As I look back, we really had good intentions for our first Christmas tree. Now, we just laugh and ask, “Remember when?” However, it just did not work out. What I learned, though, is never to have a live tree again. By the way, we did not get another tree that first year.

Hoping each and every one of you and your families has a great Christmas season…

 

Remember… Think Leadership and Be For Others

©2019 J Clay Norton

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Leadership As A Christmas Tree Ornament?

Like many of you, I am sure, we put our Christmas tree up last week. I tackle the outside of the house, and Heather, my wife, decorates the inside. As she was finishing up placing ornaments on the tree, I helped out with getting a few to the top areas of the tree. When we were finished, like always, I stepped back to take an approving look.

What I did next, I found myself doing every year. I just started looking at our ornaments. What I noticed is that every one of them has a backstory, and for some reason or another, I am proud they are on our tree. As always, it “got me to thinking…”

What if the ornaments on our trees represent the leadership that others see? Better yet, what story do they tell?

Here are a few thoughts I had…

This year I took a few pics of ornaments and sent them to my mom, asking, “You remember these?” And of course, she did. Ornaments have a way of connecting our lives and memories to days that do not exist anymore. However, they do continue to live in our hearts. That is what great leadership does; it connects and resonates in our hearts in a way that continues to touch others’ lives. This is a big deal for me and my life. I want to have leadership that has “connectivity” with others.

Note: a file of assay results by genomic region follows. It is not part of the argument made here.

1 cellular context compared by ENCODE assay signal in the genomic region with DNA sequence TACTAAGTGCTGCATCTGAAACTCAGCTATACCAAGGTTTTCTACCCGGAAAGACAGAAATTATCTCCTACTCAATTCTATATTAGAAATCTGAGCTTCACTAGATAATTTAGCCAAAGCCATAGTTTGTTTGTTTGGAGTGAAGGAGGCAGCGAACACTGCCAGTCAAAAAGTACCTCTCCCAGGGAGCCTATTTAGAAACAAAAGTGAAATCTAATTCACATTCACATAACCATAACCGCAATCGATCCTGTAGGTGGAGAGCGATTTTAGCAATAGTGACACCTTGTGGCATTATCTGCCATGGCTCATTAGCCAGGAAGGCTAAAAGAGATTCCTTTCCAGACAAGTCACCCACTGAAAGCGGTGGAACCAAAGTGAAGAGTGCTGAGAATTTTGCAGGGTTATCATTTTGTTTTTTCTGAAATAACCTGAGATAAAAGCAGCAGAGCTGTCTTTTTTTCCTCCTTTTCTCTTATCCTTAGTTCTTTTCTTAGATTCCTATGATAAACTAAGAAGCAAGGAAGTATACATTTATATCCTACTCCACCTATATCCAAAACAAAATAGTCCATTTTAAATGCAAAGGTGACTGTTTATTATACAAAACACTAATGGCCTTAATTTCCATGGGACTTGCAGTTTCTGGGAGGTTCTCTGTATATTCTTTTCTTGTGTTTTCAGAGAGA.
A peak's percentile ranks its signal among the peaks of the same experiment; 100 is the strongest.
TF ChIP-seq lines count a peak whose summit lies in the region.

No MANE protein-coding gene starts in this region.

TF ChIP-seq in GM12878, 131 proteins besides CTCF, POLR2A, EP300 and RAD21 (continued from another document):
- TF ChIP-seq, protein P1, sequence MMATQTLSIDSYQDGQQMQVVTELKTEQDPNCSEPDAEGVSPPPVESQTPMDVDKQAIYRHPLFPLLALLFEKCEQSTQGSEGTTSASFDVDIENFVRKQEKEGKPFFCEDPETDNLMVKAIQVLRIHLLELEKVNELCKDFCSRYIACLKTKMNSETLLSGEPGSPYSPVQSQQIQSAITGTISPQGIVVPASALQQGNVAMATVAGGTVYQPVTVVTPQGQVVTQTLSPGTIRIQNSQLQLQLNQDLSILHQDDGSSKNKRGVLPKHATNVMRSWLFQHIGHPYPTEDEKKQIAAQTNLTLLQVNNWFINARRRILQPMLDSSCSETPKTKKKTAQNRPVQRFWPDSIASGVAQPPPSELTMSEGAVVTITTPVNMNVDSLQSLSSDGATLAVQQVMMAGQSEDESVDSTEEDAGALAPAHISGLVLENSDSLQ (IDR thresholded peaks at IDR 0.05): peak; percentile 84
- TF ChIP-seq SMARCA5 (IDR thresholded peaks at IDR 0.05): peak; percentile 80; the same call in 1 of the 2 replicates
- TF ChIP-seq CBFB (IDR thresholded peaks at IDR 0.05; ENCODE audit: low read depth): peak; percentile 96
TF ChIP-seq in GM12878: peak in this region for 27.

Almost every ornament on our tree, we can tell you where it came from or who gave it to us. Each one unique on its own. Some have been passed down multiple generations and are beginning to show age. But, like those and the other ornaments, they help to create a personality of our tree. Just like ornaments, our leadership has a personality. What is it saying about you?

You cannot lead based on a cookie-cutter approach. What you are missing out on is the authenticity of not only yourself but the leadership you are trying to provide. That is what an original ornament brings to a tree. More importantly, it is authentic to you for your own reasons. It definitely is not store-bought in a box.

When we decorate our Christmas trees, I believe it is as much for ourselves as it is for others, providing a meaningful reflection of moments that have touched our hearts. Each ornament hangs on our tree is purposedly placed there for no other reason than our own.

As we think about our leadership and Christmas tree ornaments, we want it to touch our hearts, have substance, create an emotional feeling that we can recall and want to have again, and most of all, feel its presence. That is what leadership should always do and what we as leaders should strive to provide.

If your leadership were an ornament, would someone place it on their family Christmas tree?

 

Remember… Think Leadership and Be For Others

©2019 J Clay Norton

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HOME